B&W Tile has a new website — we now can see all the authentic vintage pastel colors!

bandwtileI say this with immense love, not to be snarky: B&W Tile has entered the 21st Century! With their new website, I mean. Happily, B&W’s tile still delivers just what we want from the past: the most extensive selection, that I know of, of 4″ x 4″ pastel-colored kitchen and bathroom tiles suitable for recreating a 1930s, 1940s, 1950s or 1960s bathroom. Above: Just a smattering of the colors available. Real color colors — what the world needs now is more real color colors!

Included in the good news: You can now get a look at all their colors online. Of course, you are still going to want to get samples, because computer monitors can distort images.

vintage green and pink bathroomWe’ve had quite a few readers use B&W Tile to create all-new retro-colored-tile bathrooms. Like: Jane, above, winner of our The Hard Way Award – Bathrooms last year. See her bathroom using B&W Tile here.

Link to get the B&W website –>> B&W Tile.

Still not what you need? See our story –> 18 places to find 4″ x 4″ ceramic bathroom tile in vintage colors

  1. Jay says:

    This made me laugh – “what the world needs now is more color colors” Having absorbed so much BR remodel info here, I think I am now ready to go with salt and pepper wall tile with green trim. I liked Kate’s bath room that was featured last year(?).

  2. Geronimom says:

    Yippee! Finally I now know have a name for the weird “splotchy” pink/white tiles in my bathroom – “Pink Aztec” – although truthfully, from the photos it looks like it may just be a teeny bit more pink than mine, which can read pinky-peach at times. Regardless, I may order a sample of that (and the blue ripple for my other bathroom) to see if they actually have that raised, bumpy feel to them like mine do. Never thought I’d be able to find that splotchy pattern anywhere nowadays, so maybe I won’t have to live with a couple cracked tiles after all. Hopefully they will also have it in the octagonal shape for my floor, as well! Thanks for the story!

  3. ineffablespace says:

    It’s great to see what these actually look like, it’s helpful in what samples to order.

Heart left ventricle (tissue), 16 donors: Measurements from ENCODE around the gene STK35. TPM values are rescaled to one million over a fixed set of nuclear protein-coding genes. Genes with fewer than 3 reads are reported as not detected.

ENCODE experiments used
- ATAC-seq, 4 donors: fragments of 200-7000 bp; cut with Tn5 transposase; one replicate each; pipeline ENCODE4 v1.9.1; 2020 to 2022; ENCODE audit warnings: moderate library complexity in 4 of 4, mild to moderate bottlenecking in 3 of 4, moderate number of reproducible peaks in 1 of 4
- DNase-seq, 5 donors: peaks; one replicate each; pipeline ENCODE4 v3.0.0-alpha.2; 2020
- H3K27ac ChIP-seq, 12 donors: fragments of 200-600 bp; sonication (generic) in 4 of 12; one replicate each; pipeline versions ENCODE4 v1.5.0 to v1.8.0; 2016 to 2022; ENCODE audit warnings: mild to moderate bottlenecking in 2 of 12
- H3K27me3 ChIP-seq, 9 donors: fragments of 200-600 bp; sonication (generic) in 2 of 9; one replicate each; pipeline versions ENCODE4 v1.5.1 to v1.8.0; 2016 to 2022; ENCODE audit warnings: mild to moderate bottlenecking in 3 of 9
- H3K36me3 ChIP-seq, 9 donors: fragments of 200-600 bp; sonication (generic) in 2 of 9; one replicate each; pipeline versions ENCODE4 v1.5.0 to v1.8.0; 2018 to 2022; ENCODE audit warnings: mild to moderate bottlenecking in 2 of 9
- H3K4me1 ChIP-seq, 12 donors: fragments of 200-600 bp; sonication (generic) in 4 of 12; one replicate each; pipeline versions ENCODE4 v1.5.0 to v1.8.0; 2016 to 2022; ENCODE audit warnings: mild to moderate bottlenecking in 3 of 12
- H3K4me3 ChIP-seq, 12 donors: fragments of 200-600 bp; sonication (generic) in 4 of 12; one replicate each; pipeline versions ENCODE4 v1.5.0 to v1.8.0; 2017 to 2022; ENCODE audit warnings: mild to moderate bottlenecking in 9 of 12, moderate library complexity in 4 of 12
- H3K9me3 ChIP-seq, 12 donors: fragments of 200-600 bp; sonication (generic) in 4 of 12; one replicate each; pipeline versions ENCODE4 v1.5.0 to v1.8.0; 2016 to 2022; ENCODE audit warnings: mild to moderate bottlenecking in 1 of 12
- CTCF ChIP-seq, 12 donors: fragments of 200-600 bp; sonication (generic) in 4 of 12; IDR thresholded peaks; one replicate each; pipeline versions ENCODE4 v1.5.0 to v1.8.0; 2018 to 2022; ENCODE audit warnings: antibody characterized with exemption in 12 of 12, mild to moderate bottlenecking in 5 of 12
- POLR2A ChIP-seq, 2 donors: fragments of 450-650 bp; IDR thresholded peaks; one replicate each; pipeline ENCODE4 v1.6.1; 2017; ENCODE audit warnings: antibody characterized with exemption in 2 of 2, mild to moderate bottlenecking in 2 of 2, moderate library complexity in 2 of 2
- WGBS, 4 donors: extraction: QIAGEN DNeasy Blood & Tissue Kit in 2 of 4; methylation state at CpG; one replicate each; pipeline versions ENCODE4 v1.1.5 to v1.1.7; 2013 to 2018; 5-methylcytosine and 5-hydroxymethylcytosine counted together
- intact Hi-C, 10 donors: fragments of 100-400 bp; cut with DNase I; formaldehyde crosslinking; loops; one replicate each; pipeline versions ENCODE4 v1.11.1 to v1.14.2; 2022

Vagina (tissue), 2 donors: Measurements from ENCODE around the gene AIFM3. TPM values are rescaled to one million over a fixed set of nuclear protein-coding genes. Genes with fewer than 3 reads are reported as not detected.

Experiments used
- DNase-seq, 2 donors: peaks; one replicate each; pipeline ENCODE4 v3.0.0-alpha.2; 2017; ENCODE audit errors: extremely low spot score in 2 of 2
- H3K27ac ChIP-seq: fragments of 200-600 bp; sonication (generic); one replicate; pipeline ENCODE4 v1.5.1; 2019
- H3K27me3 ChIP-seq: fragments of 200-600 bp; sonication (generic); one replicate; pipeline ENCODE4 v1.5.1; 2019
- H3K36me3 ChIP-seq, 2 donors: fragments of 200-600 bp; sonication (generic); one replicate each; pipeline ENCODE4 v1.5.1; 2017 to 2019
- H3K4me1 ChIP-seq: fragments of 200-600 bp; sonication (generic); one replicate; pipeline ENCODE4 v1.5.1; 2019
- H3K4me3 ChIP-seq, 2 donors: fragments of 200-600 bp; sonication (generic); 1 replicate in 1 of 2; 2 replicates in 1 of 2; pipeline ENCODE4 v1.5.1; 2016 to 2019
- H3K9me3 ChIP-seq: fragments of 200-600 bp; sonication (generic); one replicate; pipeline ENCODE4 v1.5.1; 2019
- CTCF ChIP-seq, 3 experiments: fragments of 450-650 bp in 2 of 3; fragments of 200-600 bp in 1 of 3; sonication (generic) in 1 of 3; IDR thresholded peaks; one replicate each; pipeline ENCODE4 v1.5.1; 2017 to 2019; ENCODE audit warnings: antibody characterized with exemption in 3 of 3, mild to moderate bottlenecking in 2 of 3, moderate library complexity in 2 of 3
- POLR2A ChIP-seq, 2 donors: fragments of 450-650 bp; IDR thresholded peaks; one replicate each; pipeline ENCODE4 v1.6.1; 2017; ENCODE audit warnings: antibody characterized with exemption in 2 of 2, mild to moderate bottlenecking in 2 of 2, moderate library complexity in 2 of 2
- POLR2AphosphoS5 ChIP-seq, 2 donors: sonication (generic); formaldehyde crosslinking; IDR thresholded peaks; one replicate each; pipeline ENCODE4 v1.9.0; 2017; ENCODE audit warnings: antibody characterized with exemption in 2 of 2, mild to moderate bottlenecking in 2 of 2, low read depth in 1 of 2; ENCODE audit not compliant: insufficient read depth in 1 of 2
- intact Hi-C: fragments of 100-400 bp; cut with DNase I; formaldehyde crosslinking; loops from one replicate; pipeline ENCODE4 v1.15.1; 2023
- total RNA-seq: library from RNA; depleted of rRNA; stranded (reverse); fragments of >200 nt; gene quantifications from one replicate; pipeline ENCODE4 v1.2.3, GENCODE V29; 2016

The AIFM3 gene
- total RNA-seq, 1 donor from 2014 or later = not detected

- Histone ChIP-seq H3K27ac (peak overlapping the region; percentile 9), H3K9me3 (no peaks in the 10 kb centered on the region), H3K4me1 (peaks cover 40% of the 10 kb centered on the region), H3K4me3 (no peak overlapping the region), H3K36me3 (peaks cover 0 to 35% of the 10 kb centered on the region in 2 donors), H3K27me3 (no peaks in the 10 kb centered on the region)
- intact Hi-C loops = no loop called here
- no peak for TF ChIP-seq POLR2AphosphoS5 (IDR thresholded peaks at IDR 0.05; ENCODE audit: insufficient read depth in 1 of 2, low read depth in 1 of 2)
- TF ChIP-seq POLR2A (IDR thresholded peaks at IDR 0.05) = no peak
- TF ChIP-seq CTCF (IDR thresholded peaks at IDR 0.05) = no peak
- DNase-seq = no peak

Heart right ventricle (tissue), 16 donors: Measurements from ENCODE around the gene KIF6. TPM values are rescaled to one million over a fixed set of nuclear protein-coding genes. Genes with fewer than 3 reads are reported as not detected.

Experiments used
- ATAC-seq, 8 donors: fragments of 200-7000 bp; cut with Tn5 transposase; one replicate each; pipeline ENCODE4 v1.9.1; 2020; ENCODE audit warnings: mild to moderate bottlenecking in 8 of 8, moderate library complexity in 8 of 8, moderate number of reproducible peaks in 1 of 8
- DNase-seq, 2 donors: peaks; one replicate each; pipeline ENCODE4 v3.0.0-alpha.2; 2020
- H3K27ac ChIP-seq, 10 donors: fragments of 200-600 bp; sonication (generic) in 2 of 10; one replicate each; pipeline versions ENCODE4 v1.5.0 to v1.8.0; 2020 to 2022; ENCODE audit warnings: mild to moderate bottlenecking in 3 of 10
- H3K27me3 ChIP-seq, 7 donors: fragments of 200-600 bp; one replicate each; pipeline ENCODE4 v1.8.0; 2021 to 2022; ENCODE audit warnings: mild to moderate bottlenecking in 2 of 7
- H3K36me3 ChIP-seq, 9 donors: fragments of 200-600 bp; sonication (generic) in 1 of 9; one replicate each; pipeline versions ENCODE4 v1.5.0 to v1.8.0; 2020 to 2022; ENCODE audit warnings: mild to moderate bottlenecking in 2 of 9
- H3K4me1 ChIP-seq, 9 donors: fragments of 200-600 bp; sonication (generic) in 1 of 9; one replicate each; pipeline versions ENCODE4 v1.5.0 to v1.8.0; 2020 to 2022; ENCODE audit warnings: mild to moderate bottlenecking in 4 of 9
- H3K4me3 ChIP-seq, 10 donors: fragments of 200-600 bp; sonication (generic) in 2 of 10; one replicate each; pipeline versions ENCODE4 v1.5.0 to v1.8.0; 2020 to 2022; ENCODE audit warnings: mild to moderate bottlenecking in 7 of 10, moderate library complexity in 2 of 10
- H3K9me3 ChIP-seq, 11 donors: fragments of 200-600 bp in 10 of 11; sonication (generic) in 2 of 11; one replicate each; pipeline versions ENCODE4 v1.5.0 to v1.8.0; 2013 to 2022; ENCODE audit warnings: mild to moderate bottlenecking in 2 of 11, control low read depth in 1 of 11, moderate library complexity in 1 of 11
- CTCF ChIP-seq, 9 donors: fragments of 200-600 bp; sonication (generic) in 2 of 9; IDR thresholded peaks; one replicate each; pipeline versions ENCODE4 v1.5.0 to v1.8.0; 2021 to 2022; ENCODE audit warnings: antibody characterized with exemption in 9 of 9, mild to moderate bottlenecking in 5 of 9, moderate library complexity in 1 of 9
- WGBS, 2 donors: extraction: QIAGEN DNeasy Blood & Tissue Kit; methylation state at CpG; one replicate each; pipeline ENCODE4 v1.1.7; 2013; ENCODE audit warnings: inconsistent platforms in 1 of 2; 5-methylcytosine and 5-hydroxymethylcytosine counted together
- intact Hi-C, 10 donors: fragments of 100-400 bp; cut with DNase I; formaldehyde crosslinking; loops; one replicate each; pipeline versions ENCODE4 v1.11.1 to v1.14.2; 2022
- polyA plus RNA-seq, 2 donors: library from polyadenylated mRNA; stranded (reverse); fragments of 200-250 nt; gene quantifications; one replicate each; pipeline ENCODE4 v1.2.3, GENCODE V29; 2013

Most of the mid-century houses in the urban core where I live are architect-y, because they were designed as part of urban redevelopment (offices of I.M. Pei, Louis Sauer, Frank Weise responsible for a lot of it). If the architect was involved with finishes, the bathrooms were pretty colorless (and some had stone counters).

    I think that with the current Kohler (non) colors: various greys, black, biscuit, almond, Sandbar, and Mexican Sand, you could do a mid-century referential bath that could seem pretty authentic (for this area) with some of these tiles:

    The Aztec, Duraglaze, and Oatmeal glazes, in the right neutral colors would all add a mid century texture to the more current Kohler colors, and keep the end product from looking too contemporary.

  4. The Atomic Fox says:

    I like the website design. Very clean looking and easy to navigate. I’ve received a sample board from them, and the tiles do indeed have a very authentic 1940s-1960s look.

  5. Debbie in Portland says:

    I ordered some samples from them a couple of years ago. The helpful woman on the phone could not have been nicer. The colors were gorgeous, seeing them on a computer screen does not do them justice. B&W is also the only place I have found that sells the 1920’s/1930’s-style “box cap” trim pieces (page 11 of their catalog)—a big thrill after having been told repeatedly that “nobody makes those anymore!”

      1. casey says:

        On the home page of their new site, there’s some photos near the bottom. I recognize Janice’s pink bathroom and a few others I know I’ve seen here.

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